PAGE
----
Processes continued to improve throughout the 90s, with electronic controls improving to a point where multiple robots could be controlled and coordinated simultaneously. Operator interfaces were also improved, and robot designs were simplified and streamlined to allow more access for maintenance and repair.

Technological advancements continue to improve the functionality of industrial robots to this day, only limited by the costs of equipment and research.

A robot welding unit, also called a robot welding cell, consists of several components working together to weld pieces. These components include those actively taking part in the welding, as well as accessories and safety features to ensure the smooth operation of the cell.

Basic Components of a Robot Welding Cell

  • Wire Feeder: This moves filler wire into the robot at a programmed rate. This filler wire is often used to add material to a weld to support the joint.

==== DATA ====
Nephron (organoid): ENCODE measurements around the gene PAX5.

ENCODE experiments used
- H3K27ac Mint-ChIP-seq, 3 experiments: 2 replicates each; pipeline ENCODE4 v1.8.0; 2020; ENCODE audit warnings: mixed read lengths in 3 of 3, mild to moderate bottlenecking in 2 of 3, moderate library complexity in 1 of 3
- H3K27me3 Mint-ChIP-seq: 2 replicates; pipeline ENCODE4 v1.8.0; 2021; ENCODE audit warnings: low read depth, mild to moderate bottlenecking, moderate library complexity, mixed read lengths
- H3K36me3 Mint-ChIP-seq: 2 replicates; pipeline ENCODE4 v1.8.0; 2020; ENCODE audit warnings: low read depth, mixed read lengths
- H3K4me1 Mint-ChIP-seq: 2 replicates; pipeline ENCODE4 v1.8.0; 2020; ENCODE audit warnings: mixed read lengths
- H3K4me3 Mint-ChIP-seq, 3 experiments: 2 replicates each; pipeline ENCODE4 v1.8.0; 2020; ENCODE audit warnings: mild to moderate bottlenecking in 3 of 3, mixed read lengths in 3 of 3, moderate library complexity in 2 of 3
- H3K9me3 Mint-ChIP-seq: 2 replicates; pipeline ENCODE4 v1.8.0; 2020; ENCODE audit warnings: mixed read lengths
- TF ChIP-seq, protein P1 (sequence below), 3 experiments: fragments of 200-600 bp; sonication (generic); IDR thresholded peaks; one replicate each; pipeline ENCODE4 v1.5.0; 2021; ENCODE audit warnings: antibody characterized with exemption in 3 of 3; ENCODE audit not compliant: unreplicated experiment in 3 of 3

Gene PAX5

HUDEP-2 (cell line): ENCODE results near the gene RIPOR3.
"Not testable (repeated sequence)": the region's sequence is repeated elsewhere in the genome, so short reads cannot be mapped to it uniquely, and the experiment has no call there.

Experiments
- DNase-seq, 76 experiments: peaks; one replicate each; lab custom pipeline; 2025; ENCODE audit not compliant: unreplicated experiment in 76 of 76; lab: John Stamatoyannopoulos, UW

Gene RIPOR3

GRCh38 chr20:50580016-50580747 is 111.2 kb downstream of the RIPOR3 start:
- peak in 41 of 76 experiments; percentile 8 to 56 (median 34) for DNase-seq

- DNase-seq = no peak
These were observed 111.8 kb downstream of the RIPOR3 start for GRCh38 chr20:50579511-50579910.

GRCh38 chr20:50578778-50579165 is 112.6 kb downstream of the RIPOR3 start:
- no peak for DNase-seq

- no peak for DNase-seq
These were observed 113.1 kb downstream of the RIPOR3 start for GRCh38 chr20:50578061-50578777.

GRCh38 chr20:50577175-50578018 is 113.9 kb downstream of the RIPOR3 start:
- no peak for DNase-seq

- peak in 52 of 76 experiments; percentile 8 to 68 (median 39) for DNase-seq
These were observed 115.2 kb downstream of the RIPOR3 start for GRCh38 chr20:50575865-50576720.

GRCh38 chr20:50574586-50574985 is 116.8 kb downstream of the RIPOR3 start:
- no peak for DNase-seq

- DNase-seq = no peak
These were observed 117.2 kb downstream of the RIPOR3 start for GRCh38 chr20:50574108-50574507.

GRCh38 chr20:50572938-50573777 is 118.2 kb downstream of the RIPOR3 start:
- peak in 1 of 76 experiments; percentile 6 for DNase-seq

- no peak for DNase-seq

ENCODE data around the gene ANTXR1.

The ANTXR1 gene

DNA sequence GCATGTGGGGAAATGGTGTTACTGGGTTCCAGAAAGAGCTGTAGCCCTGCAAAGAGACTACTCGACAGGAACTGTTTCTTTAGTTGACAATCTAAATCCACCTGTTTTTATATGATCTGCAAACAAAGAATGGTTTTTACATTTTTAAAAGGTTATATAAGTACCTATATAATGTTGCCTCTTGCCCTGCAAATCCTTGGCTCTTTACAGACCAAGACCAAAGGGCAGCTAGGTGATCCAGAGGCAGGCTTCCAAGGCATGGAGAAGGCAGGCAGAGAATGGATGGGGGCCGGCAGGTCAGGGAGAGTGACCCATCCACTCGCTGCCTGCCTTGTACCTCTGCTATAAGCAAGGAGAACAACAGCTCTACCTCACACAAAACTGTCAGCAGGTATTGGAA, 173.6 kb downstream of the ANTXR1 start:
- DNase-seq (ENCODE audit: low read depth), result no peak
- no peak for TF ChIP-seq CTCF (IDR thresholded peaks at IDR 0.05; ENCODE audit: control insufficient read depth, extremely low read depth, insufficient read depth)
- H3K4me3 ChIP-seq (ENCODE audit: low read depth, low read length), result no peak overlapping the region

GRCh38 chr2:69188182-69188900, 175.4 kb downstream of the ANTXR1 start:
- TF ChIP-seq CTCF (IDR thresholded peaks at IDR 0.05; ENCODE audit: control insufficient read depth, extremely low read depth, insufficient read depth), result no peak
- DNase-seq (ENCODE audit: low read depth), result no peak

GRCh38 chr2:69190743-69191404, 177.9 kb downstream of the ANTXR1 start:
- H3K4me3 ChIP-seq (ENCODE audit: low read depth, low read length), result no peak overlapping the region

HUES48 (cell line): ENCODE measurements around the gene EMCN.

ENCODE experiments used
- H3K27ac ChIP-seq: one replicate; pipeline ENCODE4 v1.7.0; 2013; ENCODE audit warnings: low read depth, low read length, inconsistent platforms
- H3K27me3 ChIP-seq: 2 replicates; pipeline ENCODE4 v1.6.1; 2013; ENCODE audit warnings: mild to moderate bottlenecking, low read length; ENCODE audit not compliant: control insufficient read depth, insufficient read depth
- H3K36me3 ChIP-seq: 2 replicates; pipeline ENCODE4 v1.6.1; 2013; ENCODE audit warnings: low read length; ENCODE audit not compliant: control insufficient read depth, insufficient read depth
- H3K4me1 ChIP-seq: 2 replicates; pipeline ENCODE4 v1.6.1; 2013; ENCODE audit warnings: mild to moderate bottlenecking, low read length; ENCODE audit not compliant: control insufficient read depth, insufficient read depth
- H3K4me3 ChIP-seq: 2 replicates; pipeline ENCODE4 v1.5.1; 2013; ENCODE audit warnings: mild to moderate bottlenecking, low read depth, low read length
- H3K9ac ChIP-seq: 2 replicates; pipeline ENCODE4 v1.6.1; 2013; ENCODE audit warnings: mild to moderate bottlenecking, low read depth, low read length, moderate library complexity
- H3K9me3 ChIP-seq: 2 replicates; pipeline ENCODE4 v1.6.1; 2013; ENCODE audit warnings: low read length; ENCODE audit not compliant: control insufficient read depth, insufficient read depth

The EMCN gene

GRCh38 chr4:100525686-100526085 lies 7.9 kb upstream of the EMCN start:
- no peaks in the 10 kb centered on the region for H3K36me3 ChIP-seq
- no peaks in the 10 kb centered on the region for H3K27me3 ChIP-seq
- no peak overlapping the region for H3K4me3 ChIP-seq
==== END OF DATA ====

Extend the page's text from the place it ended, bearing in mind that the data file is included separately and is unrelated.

• Welding Robot: This includes the robot and the tool at the end of the arm, typically a torch or other manipulator. These robots come in two types: articulating robots and rectilinear robots. Rectilinear robots can move their primary arm in three directions and rotate a wrist at the end of the arm. Articulating robots have rotating joints — these allow for more freedom of movement and range of motion outside of three dimensions.
  • Wire Cleaner: The cleaner is used to remove spatter from the torch between work cycles, prolonging equipment life span.
  • Torch: The torch uses power flowing to an electrode to heat up and join metals together. Arc welding units also have an arc shielding apparatus included in the torch. Also, an air or water cooling unit is usually included.
  • Work Area: This is where parts are placed and held for the robot to weld. Fixtures hold the parts in place as the robot completes its welds.
Hitachi ABB Power Grids Welding Diodes
  • Controller: This component is effectively the “brain” of the welding cell, supplying power and instructions to the robot using stored programs.